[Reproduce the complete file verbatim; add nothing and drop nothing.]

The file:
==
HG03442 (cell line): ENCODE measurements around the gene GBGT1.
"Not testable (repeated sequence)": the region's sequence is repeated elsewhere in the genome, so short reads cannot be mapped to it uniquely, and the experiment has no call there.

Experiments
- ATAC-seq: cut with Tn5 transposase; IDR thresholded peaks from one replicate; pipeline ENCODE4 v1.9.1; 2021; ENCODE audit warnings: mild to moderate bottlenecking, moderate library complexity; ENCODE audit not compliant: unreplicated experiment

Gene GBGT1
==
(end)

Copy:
HG03442 (cell line): ENCODE measurements around the gene GBGT1.
"Not testable (repeated sequence)": the region's sequence is repeated elsewhere in the genome, so short reads cannot be mapped to it uniquely, and the experiment has no call there.

Experiments
- ATAC-seq: cut with Tn5 transposase; IDR thresholded peaks from one replicate; pipeline ENCODE4 v1.9.1; 2021; ENCODE audit warnings: mild to moderate bottlenecking, moderate library complexity; ENCODE audit not compliant: unreplicated experiment

Gene GBGT1